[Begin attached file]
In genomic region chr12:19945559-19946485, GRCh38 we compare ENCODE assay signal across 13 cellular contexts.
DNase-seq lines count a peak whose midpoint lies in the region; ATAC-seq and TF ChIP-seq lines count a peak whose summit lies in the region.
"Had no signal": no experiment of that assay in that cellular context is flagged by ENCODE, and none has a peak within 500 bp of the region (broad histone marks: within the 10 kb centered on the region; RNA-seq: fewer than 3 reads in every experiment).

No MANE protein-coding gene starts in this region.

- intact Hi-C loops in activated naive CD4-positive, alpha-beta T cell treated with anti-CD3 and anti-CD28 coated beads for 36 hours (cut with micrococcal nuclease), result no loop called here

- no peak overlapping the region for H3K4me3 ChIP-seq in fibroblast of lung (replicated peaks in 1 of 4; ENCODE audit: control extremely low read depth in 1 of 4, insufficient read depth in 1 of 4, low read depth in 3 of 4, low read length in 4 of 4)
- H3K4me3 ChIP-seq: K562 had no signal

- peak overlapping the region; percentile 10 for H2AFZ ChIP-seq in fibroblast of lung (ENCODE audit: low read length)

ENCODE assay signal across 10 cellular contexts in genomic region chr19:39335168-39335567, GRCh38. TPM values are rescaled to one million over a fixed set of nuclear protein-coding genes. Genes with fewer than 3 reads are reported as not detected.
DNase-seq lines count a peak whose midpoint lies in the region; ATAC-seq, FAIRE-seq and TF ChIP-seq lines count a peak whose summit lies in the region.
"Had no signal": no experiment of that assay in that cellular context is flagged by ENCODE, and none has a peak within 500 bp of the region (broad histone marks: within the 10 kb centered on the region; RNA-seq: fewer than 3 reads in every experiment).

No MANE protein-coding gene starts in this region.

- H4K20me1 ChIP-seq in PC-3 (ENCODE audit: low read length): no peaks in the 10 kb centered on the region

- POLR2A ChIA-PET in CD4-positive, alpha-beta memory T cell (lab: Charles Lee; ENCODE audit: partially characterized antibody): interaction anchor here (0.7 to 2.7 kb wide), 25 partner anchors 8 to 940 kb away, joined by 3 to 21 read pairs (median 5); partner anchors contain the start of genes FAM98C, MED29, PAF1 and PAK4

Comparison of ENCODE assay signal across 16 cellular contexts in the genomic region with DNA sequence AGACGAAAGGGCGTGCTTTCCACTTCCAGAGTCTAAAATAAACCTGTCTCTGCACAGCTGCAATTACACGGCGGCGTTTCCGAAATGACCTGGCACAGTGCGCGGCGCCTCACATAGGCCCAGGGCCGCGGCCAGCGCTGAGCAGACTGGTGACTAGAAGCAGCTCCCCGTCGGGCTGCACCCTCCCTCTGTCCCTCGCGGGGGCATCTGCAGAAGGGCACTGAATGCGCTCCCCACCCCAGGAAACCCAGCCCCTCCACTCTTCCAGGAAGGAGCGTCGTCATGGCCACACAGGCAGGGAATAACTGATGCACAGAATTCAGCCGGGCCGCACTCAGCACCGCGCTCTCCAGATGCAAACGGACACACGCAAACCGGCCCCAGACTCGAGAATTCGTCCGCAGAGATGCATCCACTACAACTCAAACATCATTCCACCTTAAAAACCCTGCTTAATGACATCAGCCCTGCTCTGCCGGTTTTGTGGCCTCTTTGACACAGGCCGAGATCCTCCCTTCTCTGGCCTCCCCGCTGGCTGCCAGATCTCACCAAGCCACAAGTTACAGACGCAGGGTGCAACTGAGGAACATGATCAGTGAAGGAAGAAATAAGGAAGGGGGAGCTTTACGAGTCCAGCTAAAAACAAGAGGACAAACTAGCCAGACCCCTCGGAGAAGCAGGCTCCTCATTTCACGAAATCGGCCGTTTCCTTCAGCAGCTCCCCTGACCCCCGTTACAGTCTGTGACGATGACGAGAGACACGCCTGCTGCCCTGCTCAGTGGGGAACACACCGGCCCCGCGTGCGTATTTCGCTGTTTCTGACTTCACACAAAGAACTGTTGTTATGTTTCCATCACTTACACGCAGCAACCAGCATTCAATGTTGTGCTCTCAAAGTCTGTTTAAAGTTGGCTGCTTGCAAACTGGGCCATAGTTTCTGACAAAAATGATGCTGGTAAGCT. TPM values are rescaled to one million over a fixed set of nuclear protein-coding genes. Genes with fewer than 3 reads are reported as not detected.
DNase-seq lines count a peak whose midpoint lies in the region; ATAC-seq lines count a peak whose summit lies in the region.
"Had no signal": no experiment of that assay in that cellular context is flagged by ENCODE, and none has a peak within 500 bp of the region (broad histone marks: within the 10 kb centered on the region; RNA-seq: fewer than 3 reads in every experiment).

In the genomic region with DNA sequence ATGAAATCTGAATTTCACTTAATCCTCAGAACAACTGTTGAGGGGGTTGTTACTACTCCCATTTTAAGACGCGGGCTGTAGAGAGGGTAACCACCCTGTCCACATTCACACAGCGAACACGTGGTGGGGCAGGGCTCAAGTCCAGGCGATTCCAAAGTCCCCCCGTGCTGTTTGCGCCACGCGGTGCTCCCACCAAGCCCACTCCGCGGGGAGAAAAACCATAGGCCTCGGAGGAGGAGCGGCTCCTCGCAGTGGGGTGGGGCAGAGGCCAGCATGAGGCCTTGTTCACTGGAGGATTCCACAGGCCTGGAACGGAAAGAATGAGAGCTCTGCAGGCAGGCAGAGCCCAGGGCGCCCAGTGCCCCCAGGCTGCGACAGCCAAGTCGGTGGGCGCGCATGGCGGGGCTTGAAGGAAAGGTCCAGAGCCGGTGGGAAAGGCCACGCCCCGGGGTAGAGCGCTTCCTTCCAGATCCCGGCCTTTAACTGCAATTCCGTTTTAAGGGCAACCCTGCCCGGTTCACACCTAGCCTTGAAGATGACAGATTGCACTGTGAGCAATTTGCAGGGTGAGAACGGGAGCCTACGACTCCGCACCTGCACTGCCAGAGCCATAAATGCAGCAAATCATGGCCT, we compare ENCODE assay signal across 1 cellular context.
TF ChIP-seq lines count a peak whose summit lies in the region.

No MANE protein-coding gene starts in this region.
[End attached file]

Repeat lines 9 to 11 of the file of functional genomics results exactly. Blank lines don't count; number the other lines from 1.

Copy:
ENCODE assay signal across 10 cellular contexts in genomic region chr19:39335168-39335567, GRCh38. TPM values are rescaled to one million over a fixed set of nuclear protein-coding genes. Genes with fewer than 3 reads are reported as not detected.
DNase-seq lines count a peak whose midpoint lies in the region; ATAC-seq, FAIRE-seq and TF ChIP-seq lines count a peak whose summit lies in the region.
"Had no signal": no experiment of that assay in that cellular context is flagged by ENCODE, and none has a peak within 500 bp of the region (broad histone marks: within the 10 kb centered on the region; RNA-seq: fewer than 3 reads in every experiment).